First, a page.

How to Withdraw Land From Entry Under the Law

Part or all of the classified forest can be withdrawn from classification at any time by completing and recording the withdrawal forms provided by the district forester upon request. It should be pointed out, however, that the law contains provisions which make it difficult for any person to use this program for saving taxes on speculative wooded real estate ventures. When a part of classified forest is withdrawn, the remaining area must be a minimum of ten (10) acres. If it is less than this, the whole tract must be withdrawn. The state forester may also withdraw the land from classification if the requirements of the law are not being met.

When withdrawing land from classification, the owner must go to the county assessor and have the assessor complete a report on the real property taxes that would have been paid had the property not been classified. The tax difference between those paid while classified versus those which might have been paid while non-classified, plus a ten (10) percent interest charge is paid by the owner for land being withdrawn. Under no circumstances can taxes be collected for more than the past ten (10) years.

Questions and Answers:

Does the land have to be fenced?
Answer: Yes, if a fence is necessary to exclude livestock. Otherwise, no.

How long does the land remain in classification?
Answer: Until withdrawn by an owner.

How does a sale or inheritance of land affect a classified forest?
Answer: The land remains under classification unless the new owner legally withdraws it.

How are minerals such as oil, coal and gas assessed on classified lands, and how do they affect the land?
Answer: Minerals are assessed separately and do not affect the classification status unless their removal destroys the woodland cover on the ground.

What is the purpose of the annual report?
Answer: First, to focus the interest of the owner and the foresters on the health and management of the woods, and second, to permit the owner to request forestry assistance necessary to good forest management and the interest of the owner.

Does the landowner have to obtain permission from the Division of Forestry if he wants to cut or sell some timber?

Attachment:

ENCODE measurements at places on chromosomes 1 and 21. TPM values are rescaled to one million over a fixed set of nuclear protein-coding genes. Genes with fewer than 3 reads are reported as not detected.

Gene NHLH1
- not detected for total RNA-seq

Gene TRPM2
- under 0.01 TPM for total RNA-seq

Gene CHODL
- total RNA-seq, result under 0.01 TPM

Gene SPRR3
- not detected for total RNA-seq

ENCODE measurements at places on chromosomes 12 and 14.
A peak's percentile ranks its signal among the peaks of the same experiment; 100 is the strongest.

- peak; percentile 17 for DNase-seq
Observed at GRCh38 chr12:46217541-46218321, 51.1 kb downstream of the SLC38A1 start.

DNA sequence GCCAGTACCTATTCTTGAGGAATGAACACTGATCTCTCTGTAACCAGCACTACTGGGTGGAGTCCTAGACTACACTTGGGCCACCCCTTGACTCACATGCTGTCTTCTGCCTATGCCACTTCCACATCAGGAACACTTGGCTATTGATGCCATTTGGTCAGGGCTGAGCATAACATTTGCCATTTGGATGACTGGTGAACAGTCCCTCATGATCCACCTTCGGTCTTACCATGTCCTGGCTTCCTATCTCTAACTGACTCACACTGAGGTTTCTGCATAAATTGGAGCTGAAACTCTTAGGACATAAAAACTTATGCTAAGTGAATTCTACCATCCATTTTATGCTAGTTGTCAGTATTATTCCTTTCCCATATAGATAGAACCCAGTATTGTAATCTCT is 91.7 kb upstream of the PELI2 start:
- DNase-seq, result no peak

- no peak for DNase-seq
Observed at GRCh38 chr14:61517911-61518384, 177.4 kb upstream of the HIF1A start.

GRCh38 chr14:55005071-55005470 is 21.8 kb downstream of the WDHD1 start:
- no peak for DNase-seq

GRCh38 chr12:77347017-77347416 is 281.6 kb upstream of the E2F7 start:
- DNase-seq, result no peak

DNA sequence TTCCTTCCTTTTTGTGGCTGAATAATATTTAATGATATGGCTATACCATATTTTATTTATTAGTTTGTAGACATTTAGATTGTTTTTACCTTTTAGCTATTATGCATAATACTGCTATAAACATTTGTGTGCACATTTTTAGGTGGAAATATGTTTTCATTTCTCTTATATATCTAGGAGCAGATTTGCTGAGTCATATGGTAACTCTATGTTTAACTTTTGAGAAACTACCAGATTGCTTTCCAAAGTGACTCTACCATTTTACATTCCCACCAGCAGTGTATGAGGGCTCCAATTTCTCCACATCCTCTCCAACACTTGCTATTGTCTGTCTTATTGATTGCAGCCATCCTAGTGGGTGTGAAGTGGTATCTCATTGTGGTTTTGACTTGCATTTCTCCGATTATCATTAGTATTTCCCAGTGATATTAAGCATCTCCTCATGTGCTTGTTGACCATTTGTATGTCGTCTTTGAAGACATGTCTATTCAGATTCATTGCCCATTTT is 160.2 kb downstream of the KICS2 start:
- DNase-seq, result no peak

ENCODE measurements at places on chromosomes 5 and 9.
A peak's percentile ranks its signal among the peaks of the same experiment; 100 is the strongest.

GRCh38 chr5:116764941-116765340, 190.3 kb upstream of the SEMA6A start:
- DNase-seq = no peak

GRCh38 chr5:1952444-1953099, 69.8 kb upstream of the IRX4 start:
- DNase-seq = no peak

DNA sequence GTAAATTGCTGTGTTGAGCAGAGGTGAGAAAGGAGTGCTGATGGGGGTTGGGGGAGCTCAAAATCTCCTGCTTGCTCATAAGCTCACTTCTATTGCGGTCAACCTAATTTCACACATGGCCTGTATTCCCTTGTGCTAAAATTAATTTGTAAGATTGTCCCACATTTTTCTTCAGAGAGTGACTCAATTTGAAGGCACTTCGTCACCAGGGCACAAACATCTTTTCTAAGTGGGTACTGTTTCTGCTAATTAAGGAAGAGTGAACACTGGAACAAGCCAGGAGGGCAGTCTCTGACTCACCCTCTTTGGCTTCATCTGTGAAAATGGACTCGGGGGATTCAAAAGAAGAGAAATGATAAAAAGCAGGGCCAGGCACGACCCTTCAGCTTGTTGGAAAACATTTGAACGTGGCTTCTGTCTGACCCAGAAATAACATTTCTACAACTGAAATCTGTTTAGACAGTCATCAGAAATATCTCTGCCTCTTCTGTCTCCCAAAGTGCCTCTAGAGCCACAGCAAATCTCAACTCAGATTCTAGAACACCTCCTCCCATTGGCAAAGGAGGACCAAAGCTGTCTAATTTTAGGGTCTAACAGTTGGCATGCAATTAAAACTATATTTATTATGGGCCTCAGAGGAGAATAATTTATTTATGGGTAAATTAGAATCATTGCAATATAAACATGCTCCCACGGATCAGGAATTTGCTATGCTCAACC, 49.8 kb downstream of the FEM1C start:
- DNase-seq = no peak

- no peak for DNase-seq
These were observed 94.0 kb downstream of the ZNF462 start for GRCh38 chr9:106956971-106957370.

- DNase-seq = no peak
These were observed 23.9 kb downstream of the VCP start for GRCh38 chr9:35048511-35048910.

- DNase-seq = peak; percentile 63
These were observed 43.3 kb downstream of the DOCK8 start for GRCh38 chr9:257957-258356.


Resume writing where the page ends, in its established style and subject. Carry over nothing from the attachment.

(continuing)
Answer: No, but the owner is required to notify the district forester within 60 days after a sale of timber has been made. It is also the owner's responsibility not to over cut the forest to the point that it no longer contains enough good trees to meet the program requirements. Harvest roads, trails, stream crossings and log yards should be stabilized to minimize soil erosion. General guidelines on harvesting are available from your district forester. The owner can get technical assistance in marking and marketing timber through either the district forester or a privately-employed professional forester. A directory of private professional foresters is available.

Do I have to harvest timber?
Answer: No. However, proper timber harvesting is often very beneficial in maintaining and improving overall forest health. The key is "proper" harvesting. If you decide to sell or harvest timber, contact your forester for advice.

Do open areas have to be planted before the land is entered under law?
Answer: Yes, open areas of more than one acre must be planted to an acceptable species of trees.

Are Christmas tree plantations eligible for classification under the law?
Answer: No. Christmas tree plantations are not acceptable as classified forest land.

Can the land owner secure technical advice from the Division of Forestry on utilization problems?
Answer: Yes, the Division of Forestry welcomes opportunities to assist landowners with the utilization of homegrown timber on the farm. The annual report provides a means of asking for such assistance.

Can I manage my land for wildlife instead of timber?
Answer: Yes, as long as you do not clear the land or destroy the forest's productivity. Fortunately, most wildlife management practices are compatible with good timber management and vice-versa.

Please contact your local District Forester if you have additional questions.